Faithful Women & Their Extraordinary God
This book came as a recommendation to me from a friend after I told her about reading Seven Women and the Secrets of their Greatness. Faithful Women and Their Extraordinary God challenged me to rethink the way that I memorize scripture, share the gospel, and structure my life to share the work of Christ. I loved Noel Piper's own thoughts on each woman's life after she told their stories!
Ali Worthington is hilarious. I laughed so much while reading Breaking Busy. She starts her book off with a story about losing her phone and the concept of capacity of a phone versus the capacity of our lives. From that point on, I was hooked. Whatever she had to say, I listened. I loved so many of the topics that Ali discussed and the way that she addressed them. This book is definitely in my top ten for the year and I will probably reread it again this year. If you are someone who wants to break out of the busy mold, is in the process of creating a calmer life, or recently made a choice to break busy, this book is a good fit for you!
Essays of E.B. White
E.B. White may sound familiar to you as the author of Stuart Little and Charlotte's Web. I had no idea until recently that he wrote essays for newspapers and magazines and worked at the New Yorker for many many years. It was a great read for the evenings before bed time. I wasn't a huge fan of White's political pieces, which felt like they droned on and on. I did, however, love the way that his writings revealed a different season in our nation, a time of change with new inventions that brought cultural and societal changes.
We are also in a time of invention and cultural change as well, with companies like Uber, take out delivery companies, and the world at our fingertips. I loved seeing another day and age where changes were as big of a deal as they are today. White is extremely descriptive with words, metaphors, and examples, and I found myself either laughing at his creative writing or picturing the moment he was painting perfectly!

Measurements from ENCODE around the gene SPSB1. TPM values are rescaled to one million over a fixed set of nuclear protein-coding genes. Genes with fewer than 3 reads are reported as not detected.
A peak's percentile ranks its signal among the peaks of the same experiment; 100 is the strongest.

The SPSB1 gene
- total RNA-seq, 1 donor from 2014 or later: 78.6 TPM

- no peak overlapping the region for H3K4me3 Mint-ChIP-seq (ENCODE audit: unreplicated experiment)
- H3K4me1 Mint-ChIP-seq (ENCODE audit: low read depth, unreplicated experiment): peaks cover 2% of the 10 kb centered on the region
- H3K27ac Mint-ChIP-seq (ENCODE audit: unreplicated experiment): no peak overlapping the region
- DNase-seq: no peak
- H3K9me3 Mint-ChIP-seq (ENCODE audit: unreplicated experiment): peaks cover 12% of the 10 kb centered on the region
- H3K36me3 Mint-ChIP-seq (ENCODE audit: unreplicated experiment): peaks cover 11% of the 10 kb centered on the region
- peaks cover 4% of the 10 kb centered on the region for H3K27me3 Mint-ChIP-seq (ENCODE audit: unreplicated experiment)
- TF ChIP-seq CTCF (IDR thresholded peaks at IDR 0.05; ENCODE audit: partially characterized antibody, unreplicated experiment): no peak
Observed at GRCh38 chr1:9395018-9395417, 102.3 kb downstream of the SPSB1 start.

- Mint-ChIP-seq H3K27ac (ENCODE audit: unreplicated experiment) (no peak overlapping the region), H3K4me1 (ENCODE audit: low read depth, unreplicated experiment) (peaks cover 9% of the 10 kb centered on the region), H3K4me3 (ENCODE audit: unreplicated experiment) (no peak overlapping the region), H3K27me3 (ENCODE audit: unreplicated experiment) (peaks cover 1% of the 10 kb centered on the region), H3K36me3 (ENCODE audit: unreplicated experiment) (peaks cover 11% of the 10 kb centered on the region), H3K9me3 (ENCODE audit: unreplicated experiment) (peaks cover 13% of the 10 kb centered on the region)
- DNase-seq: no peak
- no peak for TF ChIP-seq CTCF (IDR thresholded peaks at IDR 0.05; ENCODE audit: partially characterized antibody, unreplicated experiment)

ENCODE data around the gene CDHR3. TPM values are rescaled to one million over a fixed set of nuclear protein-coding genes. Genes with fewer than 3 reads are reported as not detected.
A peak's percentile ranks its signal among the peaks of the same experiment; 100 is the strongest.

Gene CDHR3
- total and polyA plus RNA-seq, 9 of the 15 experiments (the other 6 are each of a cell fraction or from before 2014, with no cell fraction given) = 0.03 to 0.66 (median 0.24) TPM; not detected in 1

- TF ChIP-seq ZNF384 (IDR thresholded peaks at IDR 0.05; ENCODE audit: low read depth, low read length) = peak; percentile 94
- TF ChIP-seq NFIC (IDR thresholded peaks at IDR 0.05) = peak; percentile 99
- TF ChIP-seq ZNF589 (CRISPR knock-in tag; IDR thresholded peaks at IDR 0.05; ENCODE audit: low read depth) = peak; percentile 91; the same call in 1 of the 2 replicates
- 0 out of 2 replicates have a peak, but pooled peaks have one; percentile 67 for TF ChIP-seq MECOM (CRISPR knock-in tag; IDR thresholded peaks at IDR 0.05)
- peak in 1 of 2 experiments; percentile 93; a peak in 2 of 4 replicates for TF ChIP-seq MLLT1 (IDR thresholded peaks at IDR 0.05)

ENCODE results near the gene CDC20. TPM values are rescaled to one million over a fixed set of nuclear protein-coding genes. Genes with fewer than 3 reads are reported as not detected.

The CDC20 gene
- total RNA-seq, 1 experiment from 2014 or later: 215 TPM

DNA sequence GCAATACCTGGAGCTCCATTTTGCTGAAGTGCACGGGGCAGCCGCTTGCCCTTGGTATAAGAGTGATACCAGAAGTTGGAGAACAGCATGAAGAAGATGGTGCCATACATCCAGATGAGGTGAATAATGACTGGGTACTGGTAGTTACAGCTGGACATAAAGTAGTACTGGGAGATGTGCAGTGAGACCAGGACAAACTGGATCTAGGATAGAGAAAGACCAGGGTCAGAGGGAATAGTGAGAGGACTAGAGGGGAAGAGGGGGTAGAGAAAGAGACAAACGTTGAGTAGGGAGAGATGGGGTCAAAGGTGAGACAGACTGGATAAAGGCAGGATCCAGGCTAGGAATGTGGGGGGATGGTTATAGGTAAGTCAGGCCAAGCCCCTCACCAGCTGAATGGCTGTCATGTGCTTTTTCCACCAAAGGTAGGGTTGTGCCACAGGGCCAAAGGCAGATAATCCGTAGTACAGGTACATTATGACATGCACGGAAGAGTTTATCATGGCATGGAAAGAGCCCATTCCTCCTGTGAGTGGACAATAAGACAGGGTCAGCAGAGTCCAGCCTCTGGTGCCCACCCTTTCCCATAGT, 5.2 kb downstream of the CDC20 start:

I don't remember where I heard about this book or how it made my TBR list. The Power of Habit was crafted mostly with storytelling. The author uses medical research, Starbucks, Febreeze, and many other examples to talk about why and how our minds create habits and how those habits can change the outcomes of our lives. This book wasn't a motivational book, but I have incorporated it into many conversations and have often found myself mulling over the concepts discussed.
This YA novel from the early nineties was a gamble and it did not disappoint. It is a story of imagination, loneliness, family, and young love set in a small village in England. It is not a fast YA novel, but it is an enjoyable one! This is definitely a good evening or poolside read.
I feel like I am going on and on about the wonderful books I read this month! A lot of them were really really good...and so was this one! Lysa Terkeurst works for Proverbs 31 ministries and she tells wonderful stories about her life and choosing The Best Yes in varying situations. If you struggle with prioritizing because you think you are letting others down or because you have a brain full of "I should do this" types of thoughts, definitely pick this book up. This book has already helped me shape the way that I interact with people. I found that it has encouraged me to be more prayerful about which interactions to choose. God knows I only have so much time and energy- where is He calling me to say yes and where is He calling me to say no?
The Big Short
I abandoned this one six pages into it. Why, you ask? Because I didn't do my research, and I thought the writing style would be more fluid, like a fictional book. It is written with a great rhythm, like a wonderful non-fiction, but wasn't the right fit for this season alongside the other books I was already reading.
What books are you loving right now? I'd love to hear about them!